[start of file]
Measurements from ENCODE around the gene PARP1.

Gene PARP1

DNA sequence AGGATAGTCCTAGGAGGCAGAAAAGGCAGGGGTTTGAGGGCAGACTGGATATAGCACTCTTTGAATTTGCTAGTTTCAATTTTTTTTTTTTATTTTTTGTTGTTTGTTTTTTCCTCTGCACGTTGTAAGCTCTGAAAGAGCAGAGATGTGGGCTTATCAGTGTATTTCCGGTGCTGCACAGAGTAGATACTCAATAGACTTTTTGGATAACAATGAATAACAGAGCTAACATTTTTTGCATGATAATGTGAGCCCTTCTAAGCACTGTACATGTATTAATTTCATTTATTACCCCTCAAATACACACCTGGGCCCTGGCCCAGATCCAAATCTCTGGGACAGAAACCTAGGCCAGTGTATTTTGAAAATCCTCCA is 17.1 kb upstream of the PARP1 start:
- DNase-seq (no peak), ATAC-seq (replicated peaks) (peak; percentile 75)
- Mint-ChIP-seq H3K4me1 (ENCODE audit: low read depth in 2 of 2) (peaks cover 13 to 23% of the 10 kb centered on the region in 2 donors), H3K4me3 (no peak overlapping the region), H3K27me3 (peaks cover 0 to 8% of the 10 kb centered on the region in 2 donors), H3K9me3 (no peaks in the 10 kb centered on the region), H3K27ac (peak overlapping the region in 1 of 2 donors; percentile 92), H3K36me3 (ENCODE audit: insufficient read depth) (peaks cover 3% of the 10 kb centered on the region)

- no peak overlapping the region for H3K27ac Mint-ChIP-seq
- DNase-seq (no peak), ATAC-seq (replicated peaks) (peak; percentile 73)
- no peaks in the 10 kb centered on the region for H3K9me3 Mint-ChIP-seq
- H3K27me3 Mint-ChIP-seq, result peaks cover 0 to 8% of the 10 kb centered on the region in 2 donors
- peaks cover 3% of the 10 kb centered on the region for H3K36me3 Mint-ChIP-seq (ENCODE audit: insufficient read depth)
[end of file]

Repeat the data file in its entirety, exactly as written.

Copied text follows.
Measurements from ENCODE around the gene PARP1.

Gene PARP1

DNA sequence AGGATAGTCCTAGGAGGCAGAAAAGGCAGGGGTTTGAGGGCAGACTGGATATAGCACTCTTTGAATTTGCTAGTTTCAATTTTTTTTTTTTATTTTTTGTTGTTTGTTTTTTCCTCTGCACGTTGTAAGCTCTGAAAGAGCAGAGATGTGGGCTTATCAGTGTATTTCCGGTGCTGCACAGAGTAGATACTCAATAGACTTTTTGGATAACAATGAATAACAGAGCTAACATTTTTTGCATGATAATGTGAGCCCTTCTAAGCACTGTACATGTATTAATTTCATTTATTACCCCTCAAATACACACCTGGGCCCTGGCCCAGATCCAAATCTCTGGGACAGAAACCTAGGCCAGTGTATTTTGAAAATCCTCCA is 17.1 kb upstream of the PARP1 start:
- DNase-seq (no peak), ATAC-seq (replicated peaks) (peak; percentile 75)
- Mint-ChIP-seq H3K4me1 (ENCODE audit: low read depth in 2 of 2) (peaks cover 13 to 23% of the 10 kb centered on the region in 2 donors), H3K4me3 (no peak overlapping the region), H3K27me3 (peaks cover 0 to 8% of the 10 kb centered on the region in 2 donors), H3K9me3 (no peaks in the 10 kb centered on the region), H3K27ac (peak overlapping the region in 1 of 2 donors; percentile 92), H3K36me3 (ENCODE audit: insufficient read depth) (peaks cover 3% of the 10 kb centered on the region)

- no peak overlapping the region for H3K27ac Mint-ChIP-seq
- DNase-seq (no peak), ATAC-seq (replicated peaks) (peak; percentile 73)
- no peaks in the 10 kb centered on the region for H3K9me3 Mint-ChIP-seq
- H3K27me3 Mint-ChIP-seq, result peaks cover 0 to 8% of the 10 kb centered on the region in 2 donors
- peaks cover 3% of the 10 kb centered on the region for H3K36me3 Mint-ChIP-seq (ENCODE audit: insufficient read depth)